The illiquid nature of nontraded REITs means that they are not suitable for short-term investors. Registered representatives should always inform their clients that their capital will be locked up for many years and their shares difficult to value. Generally, only a small portion of an investor’s portfolio—usually no more than 10%—should be invested in nontraded REITs or other illiquid investments such as limited partnerships. Massachusetts and some other states have incorporated this limit into their regulations.

Investors in nontraded REITs must receive copies of the prospectus, along with any other relevant disclosure documents. These documents will explain the nature of the assets or projects in which the REIT invests along with its risks.

Thanks for spending time with us. We hope you found it worthwhile.

—Securities Training Corporation

There are a number of important regulatory issues concerning sales practices associated with municipal fund securities and, therefore, 529 plans. The cornerstone of the securities industry is the principle that brokers, dealers, and municipal securities dealers conduct their business fairly with all persons and not engage in a deceptive, dishonest, or unfair practice. (The MSRB’s Rule G-17 is at the core of its customer protection rule.) This simple statement contains the underlying premise that sales activities may not mislead the public and that errors of omission or misstatements of fact are contrary to fair and equitable trade practices. Therefore, if a customer purchasing a Section 529 plan can benefit from an unlimited state tax benefit, then not informing the client of this fact violates MSRB and FINRA rules.

In fact, the MSRB stated in 2006 that dealers have an affirmative obligation to make the following disclosures to any client purchasing an out-of-state 529 plan.

• Depending on the state in which either the client or the plan’s beneficiary resides, favorable state tax treatment may only be available only if the client invests in his home state’s 529 plan.

• Potential state tax benefits are one of many factors that the client should consider in making a decision.

• The client should consult with his financial or tax adviser about his particular situation to determine the advantages and limitations of investing in his home state’s 529 plan. He may also want to contact his home state and other states to learn more about their plans.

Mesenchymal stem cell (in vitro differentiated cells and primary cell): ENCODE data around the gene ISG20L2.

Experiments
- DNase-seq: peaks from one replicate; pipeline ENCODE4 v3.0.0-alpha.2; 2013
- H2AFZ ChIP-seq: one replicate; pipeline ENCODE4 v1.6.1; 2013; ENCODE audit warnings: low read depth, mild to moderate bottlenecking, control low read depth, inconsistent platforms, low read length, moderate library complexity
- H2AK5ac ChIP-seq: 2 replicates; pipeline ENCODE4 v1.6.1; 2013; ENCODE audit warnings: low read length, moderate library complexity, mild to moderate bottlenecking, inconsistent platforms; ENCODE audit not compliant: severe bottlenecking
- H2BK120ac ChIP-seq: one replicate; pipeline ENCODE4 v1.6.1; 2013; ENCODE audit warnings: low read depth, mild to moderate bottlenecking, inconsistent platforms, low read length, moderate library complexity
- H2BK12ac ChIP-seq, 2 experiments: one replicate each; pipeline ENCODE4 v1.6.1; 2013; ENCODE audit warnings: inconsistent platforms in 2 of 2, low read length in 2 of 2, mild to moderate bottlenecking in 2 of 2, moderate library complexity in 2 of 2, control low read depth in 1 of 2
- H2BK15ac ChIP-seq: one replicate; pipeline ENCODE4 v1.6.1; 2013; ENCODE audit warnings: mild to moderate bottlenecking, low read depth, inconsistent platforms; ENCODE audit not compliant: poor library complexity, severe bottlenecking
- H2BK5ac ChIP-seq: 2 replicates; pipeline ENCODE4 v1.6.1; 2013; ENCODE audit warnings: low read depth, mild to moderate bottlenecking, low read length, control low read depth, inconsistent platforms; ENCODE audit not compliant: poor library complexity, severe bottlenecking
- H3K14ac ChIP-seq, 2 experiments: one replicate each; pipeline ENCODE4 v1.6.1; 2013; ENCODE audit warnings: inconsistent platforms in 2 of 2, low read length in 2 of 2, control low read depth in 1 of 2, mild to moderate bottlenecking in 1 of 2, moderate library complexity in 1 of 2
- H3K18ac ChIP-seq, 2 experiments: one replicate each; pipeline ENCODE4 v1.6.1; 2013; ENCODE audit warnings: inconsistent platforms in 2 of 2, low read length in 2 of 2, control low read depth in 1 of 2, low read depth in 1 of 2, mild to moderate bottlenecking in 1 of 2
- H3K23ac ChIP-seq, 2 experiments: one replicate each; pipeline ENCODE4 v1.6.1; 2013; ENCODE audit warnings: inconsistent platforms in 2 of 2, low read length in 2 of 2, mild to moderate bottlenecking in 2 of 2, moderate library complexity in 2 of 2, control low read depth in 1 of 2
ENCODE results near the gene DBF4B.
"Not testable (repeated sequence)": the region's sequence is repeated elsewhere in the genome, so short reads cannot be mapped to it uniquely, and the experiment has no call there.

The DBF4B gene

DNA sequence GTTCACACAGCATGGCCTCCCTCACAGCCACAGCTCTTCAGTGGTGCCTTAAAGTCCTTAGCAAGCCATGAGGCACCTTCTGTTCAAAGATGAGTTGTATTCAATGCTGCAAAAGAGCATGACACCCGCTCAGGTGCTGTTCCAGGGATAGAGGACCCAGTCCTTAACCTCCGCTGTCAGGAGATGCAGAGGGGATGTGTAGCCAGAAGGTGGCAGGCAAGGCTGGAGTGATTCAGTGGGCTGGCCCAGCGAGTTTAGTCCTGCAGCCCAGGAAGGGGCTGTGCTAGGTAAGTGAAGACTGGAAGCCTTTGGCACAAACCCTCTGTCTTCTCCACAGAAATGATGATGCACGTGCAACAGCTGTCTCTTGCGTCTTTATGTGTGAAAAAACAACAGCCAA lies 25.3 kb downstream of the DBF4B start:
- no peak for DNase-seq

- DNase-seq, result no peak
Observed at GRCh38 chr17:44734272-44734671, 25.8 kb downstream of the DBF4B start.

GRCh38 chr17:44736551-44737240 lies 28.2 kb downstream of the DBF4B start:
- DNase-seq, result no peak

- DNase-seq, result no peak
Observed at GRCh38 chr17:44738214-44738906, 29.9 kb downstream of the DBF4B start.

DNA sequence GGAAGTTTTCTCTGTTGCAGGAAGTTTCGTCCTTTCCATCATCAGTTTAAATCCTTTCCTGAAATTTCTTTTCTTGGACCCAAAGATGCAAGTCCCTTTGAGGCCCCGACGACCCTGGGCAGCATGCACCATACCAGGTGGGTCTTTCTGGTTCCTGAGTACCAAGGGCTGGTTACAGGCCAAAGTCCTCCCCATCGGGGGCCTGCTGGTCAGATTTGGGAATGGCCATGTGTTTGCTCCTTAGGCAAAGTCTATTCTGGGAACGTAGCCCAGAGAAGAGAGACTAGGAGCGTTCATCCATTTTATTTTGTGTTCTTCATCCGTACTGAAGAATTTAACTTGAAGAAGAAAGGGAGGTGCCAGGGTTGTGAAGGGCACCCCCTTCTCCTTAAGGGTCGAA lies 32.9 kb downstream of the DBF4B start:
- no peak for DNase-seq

One of the ways of fulfilling this “out-of-state disclosure obligation” is to include these disclosures in the plan’s official statement (program disclosure document). If this is the case, however, they may not be buried in the fine print—they must be included in a way that they are “reasonably likely to be noted by the investor.” The client must also receive the official statement no later than the time the sale takes place.

If these disclosures are not included in the official statement, then the dealer must provide them separately either before or at the time of the transaction.

In its guidelines concerning communications with the public, FINRA states that member communications must be clear and not overly complex or technical in order to avoid confusion. In such cases, a lengthy, highly technical explanation may be more confusing than shorter, less technical information. Sales material and advertising should also take into account the audience who receives the information. Different levels of explanation may be necessary for varied categories of clients, and it may be difficult to limit the audience to a particular piece of information. When using promotional material, it is important to state the potential tax implications associated with a particular product. General references to tax-exempt or tax-free may not be sufficient unless the product is in fact both federal and state tax-free. An indication should be made as to which taxes apply, if any, or which taxes do not apply. A registered representative should act prudently when recommending a particular 529 savings plan to an investor. Consideration should be given as to why the investor is purchasing the plan, when the funds will be needed, the risk of loss of principal, and market performance failing to meet expectations. A determination should be made as to the ultimate goal, i.e., how much money needs to be invested in order to achieve the desired result and whether the individual can sustain the program over the necessary time frame. The commissions that the registered representative expects to earn from the sale should not be part of this analysis.

Thanks for spending time with us. We hope you found it worthwhile.

—Securities Training Corporation


Hi Everyone,

FINRA Rule 4370Business Continuity Plans and Emergency Contact Information, is an item that can appear on the Series 24 and Series 99. We thought we would provide an overview here for you today.